T.T.Y.LIM1, J.Y.GAN1, E.W.FU1, M.Y.LIM1, H.LI1
Tan Tock Seng Hospital1
Selective neck dissection is the standard-of-care in the treatment of clinically node-negative (cN0) tongue squamous cell carcinoma (SCC). Whether the same can be done for clinical node-positive (cN+) tongue SCC is unclear. We aim to assess the pattern of nodal metastasis in tongue SCC and if it is oncologically safe to spare level 2b and 5 nodes to reduce the morbidity of spinal accessory nerve injury.
Retrospective review of all patients with tongue SCC who underwent resection and neck dissection between 2010-2016 in Tan Tock Seng Hospital.
Out of a total of 32 patients, 19 (59.4%) were cN0 and 13 (40.6%) were cN+ (majority of which underwent modified radical neck dissection). There was no pathological nodal involvement seen in level 2b or 5 but separation of level 2 into 2a and 2b was infrequent (30% of the neck dissections). Six (18.8%) and 15 (46.9%) patients had chemoradiotherapy and radiotherapy post-operatively, respectively. Six (18.8%) patients had neck recurrence during a median follow-up of 49.1 (range 0.0-125.1) months, and 66.7% of these were nodal recurrences with half in levels 1/2/3 and half in level 5. The median neck-recurrence-free interval was 10.0 (range 6.0-116.1) months. All neck recurrences accompanied local recurrence.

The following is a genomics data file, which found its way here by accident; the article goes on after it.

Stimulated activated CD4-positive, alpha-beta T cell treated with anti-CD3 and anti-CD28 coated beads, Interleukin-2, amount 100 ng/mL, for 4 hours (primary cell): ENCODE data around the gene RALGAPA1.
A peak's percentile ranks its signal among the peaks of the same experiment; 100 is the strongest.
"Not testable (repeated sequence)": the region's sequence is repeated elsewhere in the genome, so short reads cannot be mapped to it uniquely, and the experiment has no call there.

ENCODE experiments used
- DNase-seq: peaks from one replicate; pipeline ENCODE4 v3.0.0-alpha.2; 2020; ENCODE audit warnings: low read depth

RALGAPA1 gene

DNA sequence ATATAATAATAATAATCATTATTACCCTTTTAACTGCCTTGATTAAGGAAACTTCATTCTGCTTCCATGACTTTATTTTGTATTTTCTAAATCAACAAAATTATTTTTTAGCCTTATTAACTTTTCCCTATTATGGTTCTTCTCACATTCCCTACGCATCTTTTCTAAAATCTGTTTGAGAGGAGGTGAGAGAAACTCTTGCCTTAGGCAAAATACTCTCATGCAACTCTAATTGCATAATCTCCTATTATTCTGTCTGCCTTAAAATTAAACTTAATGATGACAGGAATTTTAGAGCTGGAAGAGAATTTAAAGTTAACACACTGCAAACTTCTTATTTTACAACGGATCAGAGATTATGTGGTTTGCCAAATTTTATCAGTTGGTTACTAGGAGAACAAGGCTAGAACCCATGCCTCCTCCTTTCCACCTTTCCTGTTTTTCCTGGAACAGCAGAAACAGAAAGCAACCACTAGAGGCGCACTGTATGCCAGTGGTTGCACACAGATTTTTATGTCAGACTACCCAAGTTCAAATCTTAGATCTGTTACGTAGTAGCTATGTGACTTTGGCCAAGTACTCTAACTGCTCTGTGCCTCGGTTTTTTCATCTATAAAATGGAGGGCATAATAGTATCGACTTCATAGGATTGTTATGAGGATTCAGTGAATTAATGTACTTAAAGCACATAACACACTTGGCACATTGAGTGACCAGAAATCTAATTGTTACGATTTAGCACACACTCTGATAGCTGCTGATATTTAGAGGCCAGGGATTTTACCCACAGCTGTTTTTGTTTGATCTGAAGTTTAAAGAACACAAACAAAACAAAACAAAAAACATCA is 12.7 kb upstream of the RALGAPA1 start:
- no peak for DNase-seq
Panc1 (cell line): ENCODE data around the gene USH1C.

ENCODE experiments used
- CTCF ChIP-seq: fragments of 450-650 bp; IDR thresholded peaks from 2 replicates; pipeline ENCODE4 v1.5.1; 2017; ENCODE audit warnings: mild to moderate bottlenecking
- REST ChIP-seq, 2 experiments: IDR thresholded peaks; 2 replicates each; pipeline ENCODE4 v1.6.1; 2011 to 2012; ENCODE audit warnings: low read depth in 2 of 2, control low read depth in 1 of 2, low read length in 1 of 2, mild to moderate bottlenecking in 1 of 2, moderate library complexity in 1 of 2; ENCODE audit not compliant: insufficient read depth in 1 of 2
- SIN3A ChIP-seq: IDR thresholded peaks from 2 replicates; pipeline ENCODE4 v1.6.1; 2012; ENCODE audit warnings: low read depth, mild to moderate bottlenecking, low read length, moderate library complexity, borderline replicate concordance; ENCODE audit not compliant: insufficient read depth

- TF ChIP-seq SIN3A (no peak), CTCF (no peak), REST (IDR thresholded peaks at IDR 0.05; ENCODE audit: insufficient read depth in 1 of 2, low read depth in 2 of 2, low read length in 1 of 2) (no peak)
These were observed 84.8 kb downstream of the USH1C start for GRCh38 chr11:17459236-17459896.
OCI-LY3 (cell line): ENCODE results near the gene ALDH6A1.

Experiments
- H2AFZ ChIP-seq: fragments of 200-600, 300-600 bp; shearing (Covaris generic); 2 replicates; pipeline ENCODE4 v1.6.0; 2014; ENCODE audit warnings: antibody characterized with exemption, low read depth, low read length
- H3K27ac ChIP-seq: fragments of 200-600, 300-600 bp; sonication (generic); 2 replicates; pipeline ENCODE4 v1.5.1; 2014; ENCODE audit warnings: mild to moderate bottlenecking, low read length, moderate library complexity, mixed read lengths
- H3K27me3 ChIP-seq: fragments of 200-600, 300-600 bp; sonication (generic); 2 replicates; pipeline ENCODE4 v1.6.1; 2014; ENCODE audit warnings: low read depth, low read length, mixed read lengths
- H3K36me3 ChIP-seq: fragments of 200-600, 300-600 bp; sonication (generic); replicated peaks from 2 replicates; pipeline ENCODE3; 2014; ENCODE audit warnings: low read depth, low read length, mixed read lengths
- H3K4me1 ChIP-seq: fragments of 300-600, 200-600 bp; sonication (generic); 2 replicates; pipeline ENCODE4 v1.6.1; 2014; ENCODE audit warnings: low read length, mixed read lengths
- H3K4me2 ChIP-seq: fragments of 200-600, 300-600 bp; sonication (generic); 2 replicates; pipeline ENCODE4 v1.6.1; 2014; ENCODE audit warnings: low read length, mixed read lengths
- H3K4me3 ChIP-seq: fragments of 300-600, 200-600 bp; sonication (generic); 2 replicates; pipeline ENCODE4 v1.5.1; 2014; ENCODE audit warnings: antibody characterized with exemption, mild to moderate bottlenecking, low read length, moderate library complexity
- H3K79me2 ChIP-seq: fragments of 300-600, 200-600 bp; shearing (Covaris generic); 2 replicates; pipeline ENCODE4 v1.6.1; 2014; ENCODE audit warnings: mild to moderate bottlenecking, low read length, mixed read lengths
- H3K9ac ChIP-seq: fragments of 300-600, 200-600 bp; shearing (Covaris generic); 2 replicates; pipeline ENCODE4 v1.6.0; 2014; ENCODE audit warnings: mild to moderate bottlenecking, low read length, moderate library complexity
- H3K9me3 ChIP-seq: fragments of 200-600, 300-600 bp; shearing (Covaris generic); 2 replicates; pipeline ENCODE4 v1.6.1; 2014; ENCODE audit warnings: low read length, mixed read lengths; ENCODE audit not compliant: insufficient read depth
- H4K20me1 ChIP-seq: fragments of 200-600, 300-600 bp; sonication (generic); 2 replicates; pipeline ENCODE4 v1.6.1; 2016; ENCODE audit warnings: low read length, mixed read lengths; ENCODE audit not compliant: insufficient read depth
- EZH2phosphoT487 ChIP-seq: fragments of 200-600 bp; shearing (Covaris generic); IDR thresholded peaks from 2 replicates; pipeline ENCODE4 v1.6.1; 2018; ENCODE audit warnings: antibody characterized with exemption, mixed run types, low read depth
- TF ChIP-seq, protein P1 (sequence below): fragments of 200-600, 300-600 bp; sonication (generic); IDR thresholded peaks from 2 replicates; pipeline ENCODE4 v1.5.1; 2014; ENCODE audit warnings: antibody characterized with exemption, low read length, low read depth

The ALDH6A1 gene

While pathological nodal metastasis in level 2b/5 was not seen, neck recurrences in those levels occurred, though accompanied by local recurrence in all cases. More data, especially on level 2b involvement, need to be collected before its sparing can be established as oncologically safe.